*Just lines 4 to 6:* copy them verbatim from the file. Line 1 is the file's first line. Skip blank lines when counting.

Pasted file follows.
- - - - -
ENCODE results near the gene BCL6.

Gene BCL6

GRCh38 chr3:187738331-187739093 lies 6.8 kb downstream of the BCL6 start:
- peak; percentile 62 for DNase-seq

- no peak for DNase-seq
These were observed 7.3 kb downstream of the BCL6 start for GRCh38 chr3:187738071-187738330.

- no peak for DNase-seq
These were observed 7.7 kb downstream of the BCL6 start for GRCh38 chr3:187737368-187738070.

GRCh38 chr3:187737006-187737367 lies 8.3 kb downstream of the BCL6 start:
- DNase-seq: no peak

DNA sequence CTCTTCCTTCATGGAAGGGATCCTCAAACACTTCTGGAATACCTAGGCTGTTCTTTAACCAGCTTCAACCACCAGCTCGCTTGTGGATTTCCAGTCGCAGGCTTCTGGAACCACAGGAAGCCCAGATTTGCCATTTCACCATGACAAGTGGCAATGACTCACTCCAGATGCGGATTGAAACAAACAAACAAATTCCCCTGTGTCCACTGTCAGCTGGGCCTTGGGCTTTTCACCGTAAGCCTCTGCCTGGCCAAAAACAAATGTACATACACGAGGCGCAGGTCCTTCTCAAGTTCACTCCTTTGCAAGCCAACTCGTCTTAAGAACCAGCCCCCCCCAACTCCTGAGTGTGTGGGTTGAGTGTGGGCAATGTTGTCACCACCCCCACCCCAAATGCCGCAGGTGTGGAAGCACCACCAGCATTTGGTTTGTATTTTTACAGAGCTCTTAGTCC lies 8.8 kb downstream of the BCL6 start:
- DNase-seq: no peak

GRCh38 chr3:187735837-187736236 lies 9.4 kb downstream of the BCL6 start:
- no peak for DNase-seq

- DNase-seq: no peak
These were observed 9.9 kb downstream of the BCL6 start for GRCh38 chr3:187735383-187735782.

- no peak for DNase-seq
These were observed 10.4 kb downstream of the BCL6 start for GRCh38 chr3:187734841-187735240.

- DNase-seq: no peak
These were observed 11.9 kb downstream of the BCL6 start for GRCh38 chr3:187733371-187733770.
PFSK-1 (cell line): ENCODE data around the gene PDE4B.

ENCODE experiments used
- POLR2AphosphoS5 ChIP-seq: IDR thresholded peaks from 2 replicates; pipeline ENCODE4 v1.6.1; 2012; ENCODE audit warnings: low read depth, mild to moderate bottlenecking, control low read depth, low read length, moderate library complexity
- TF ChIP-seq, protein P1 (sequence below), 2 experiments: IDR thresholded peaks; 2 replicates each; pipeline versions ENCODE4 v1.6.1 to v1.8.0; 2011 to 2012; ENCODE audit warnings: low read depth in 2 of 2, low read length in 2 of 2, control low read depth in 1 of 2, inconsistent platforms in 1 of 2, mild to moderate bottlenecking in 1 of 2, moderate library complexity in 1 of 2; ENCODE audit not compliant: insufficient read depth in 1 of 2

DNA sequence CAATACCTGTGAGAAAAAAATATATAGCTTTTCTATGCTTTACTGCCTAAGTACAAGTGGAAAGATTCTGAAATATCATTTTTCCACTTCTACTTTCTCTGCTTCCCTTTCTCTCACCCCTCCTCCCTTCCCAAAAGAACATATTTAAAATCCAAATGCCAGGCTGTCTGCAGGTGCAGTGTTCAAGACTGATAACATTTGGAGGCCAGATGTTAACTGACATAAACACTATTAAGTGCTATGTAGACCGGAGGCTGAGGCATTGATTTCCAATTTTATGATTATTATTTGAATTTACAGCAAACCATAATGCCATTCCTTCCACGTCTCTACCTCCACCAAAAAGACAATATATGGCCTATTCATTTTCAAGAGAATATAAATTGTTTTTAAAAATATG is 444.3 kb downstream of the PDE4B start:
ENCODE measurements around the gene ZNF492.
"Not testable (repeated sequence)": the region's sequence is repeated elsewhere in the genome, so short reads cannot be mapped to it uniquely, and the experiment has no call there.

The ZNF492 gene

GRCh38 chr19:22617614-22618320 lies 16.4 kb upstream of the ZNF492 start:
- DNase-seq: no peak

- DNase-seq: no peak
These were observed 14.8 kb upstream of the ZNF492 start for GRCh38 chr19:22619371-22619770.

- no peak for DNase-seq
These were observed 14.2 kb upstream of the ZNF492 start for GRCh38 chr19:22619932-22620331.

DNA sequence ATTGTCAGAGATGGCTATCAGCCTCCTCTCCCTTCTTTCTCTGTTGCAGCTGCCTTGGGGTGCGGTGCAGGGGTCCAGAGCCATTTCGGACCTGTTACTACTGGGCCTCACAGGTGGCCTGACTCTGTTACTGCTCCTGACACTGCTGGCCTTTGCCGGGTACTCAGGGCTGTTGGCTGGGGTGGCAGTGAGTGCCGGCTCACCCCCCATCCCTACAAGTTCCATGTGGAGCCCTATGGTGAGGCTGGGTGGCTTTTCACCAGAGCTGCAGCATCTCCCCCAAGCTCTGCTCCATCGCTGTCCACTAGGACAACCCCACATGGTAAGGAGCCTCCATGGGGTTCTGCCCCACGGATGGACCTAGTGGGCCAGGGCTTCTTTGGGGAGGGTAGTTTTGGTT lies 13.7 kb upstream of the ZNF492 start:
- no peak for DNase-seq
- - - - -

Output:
- peak; percentile 62 for DNase-seq

- no peak for DNase-seq
These were observed 7.3 kb downstream of the BCL6 start for GRCh38 chr3:187738071-187738330.